Hope everyone is doing well. How is the dog doing? I been messing with junk again. The old steam engine for farm’s or railroad is being put together with pieces of a Russian tank model.
Have a bunch of things to put on it still. Not sure what I will do with it onece finished maybe sink it in a swamp or in a broken down shed.
The other is a log cabin deep in the wood’s. I used real stones for the chimney or fireplace. Will add black chalk around the fireplace to look like silt. It’s my first go at weathering sort of. what ya think?
Here’s a tip I figured out for wiring on my N gauge layout. I am building it inside a drawer under the glass top of a 30 inch X 30 inch cocktail table in my living room.
A problem I encountered was that since I had to pull the drawer out to work on the layout it involved disconnecting a whole lot of wires, especially if I wanted to flip the drawer over to work on the underside. I went to the local computer store and purchased a couple of those flat ribbon wires they use to connect components inside computers and the receptacles to go with them.
Now I can connect and disconnect 30 wires at a time by simply unplugging one end of the flat ribbon cable.
All the wires are color coded too so it is easy to keep track of their purpose, and the ribbon is flexible enough to allow you to pull the drawer part way out and push it back in without disconnecting any of the wiring.
I’m including a photo of my layout in mid construction before I started the plaster work. I’m using a digital camera to take photographs for the perimeter of the drawer and will use my computer to print them on mat finish photo paper to glue around the drawer. Then I’ll paint the landscape to match the photo backdrops.
Bob from Florida”
“Well, seeing as how I am the least handy person on this planet, and cheap to boot, here are a couple:
Since my layout is in a permanent winter mode, I wrapped the plywood bases in white bedsheets —
It makes a a great “canvas” for laying down landscaping and a SUPERB conduit to run the wiring between the sheets and the wood – no drilling required.
The “snow” is actually a ceramic product: Duncan’s no-fire snow, available, among others, online at Amazon. You can paint or sculpt it on, and it dries to a plaster-like state.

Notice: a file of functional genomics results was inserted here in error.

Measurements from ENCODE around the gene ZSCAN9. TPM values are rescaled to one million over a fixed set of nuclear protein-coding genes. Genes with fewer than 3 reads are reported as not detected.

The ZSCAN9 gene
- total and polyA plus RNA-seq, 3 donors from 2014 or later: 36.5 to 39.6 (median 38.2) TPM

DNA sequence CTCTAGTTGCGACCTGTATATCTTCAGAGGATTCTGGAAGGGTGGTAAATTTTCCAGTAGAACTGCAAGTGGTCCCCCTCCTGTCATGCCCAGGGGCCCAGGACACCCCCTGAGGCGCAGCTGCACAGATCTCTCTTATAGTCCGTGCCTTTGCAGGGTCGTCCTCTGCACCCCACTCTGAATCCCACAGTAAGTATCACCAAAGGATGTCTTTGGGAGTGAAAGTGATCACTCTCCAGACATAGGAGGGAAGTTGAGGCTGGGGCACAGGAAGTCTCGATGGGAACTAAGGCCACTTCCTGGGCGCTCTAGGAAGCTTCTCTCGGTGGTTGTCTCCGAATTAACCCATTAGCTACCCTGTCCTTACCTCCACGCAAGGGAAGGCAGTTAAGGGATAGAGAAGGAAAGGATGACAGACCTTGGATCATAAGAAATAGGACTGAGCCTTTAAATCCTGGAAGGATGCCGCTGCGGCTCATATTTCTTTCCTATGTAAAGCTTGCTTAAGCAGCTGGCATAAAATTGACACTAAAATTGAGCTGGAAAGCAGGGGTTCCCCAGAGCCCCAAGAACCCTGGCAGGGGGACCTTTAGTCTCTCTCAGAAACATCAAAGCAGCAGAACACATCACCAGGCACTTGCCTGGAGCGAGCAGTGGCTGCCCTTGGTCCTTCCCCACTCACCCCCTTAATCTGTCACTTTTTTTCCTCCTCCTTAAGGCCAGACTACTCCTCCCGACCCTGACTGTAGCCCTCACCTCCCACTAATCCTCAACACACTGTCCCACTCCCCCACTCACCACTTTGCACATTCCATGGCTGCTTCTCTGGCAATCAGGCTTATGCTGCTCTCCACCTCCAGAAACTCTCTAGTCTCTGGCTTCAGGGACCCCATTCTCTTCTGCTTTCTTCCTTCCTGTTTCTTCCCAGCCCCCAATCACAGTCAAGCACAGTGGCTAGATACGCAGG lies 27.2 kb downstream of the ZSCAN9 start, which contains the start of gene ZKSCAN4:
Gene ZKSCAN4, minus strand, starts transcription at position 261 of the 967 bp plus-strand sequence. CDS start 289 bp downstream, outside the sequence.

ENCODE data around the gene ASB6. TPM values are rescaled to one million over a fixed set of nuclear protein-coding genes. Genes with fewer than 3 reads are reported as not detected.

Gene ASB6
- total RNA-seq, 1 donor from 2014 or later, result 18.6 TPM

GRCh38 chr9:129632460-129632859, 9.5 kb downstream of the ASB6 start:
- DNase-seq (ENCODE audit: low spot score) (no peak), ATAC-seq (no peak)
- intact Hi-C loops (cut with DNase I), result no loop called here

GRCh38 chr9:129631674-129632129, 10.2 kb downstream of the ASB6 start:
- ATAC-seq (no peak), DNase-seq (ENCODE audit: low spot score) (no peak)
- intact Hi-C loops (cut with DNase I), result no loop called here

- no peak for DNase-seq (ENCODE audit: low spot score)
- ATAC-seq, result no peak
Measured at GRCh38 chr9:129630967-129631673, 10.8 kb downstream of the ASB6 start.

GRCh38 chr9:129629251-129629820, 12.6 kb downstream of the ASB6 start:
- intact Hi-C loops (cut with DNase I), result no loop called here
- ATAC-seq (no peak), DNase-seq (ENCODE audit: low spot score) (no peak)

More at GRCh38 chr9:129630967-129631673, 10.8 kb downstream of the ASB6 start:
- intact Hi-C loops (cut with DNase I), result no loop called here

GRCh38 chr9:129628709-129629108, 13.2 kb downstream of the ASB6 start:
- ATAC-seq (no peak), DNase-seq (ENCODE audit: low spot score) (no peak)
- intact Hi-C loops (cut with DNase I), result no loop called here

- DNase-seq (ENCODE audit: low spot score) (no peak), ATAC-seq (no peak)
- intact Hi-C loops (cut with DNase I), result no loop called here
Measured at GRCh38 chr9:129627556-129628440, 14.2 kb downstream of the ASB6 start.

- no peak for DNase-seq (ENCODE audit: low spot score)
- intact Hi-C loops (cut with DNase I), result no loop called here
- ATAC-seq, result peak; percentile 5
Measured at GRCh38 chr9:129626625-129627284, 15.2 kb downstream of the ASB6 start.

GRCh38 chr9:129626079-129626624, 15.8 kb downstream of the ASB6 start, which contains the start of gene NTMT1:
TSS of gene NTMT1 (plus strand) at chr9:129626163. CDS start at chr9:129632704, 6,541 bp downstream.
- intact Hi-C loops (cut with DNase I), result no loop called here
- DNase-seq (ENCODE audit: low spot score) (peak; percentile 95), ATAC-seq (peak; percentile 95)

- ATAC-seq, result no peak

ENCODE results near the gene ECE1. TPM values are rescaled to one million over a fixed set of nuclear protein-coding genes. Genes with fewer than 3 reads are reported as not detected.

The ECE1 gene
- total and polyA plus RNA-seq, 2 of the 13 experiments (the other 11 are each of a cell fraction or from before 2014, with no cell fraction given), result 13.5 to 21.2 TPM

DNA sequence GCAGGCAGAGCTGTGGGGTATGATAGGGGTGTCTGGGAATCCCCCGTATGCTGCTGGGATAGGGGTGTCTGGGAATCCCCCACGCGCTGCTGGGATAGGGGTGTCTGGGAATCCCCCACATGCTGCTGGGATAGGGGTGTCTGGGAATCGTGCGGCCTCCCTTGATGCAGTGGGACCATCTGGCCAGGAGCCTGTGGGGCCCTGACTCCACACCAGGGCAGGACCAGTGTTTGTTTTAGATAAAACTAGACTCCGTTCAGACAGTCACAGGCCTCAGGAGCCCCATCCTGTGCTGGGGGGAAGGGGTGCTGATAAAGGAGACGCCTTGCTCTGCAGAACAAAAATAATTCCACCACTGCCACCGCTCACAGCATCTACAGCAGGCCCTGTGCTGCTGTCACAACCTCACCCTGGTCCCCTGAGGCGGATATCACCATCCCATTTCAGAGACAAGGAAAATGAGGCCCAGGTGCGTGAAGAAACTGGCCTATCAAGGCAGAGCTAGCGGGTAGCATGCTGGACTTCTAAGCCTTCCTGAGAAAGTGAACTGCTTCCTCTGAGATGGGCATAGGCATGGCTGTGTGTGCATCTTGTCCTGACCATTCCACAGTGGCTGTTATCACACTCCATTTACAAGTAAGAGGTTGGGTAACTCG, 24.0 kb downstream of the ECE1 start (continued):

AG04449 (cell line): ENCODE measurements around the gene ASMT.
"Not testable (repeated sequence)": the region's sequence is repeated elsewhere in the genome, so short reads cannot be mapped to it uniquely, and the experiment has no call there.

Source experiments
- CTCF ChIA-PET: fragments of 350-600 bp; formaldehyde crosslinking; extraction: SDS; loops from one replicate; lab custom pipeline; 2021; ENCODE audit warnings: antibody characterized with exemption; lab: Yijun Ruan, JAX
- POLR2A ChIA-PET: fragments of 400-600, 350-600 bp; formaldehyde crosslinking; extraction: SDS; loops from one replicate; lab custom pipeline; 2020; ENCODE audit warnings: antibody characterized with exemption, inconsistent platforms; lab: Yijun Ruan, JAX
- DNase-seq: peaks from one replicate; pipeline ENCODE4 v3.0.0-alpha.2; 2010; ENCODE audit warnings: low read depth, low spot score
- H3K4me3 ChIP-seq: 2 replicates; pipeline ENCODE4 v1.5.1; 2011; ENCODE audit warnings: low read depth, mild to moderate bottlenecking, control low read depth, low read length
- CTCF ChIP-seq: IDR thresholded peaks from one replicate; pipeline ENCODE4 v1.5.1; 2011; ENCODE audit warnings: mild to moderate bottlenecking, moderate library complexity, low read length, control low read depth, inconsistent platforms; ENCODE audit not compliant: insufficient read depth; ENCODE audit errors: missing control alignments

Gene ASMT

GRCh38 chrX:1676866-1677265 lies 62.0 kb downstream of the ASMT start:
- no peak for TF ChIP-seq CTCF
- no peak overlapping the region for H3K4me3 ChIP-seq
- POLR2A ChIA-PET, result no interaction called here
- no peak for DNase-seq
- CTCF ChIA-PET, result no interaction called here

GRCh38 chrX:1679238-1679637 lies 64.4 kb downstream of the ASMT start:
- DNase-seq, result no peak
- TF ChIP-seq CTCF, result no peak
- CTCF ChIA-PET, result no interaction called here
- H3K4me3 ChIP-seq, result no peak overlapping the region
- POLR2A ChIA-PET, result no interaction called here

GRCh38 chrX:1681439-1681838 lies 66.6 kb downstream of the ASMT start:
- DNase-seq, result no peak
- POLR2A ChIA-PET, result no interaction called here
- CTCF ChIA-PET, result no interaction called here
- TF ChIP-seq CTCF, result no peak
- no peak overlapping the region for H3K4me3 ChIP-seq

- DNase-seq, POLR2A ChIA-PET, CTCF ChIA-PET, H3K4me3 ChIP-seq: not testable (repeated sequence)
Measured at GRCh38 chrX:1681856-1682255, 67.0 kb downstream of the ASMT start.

More recently I wanted to add some ice-covered ponds, and as I dislike mixing chemicals, etc. for water effects, I went to the nearest drugstore and purchased a couple of ladies’ hand mirrors, you know, the kind they carry in their purses. I laid down some snow and partially buried them, feathering the edges with more snow.
But then I wanted a larger ice-covered swamp or pond, and here comes the cheapest solution of all: I headed to the kitchen, ripped off a good-sized sheet of food clingwrap (like Saran Wrap), painted the bedsheet in the colors I wanted to show through, and laid the wrap on top with a little landscape cement. You can make it smooth or rippled, and it looks great!
I hope these help.
“I am new to this hobby and learn a lot by my mistakes.
The buildings you build usually are put together with super glue.
If you get super glue on your fingers and thumb, it will take days to get it off.
Solution: spend $3.00 for Nitrile disposable gloves, ten to a pack. (not latex, one size fits all.)
It will be the best 30 cents you ever spent per pair! Just throw them away when done.
I just love what Bob is building there – can’t wait to see it finished. There’s been quite a number of layouts like this on the site now.
Don’t forget, to grab the Beginner’s Guide and stop dreaming and start doing. It’s a great first step.
And thank you for all the suggestions on the ebay cheat sheet too. Latest one is here.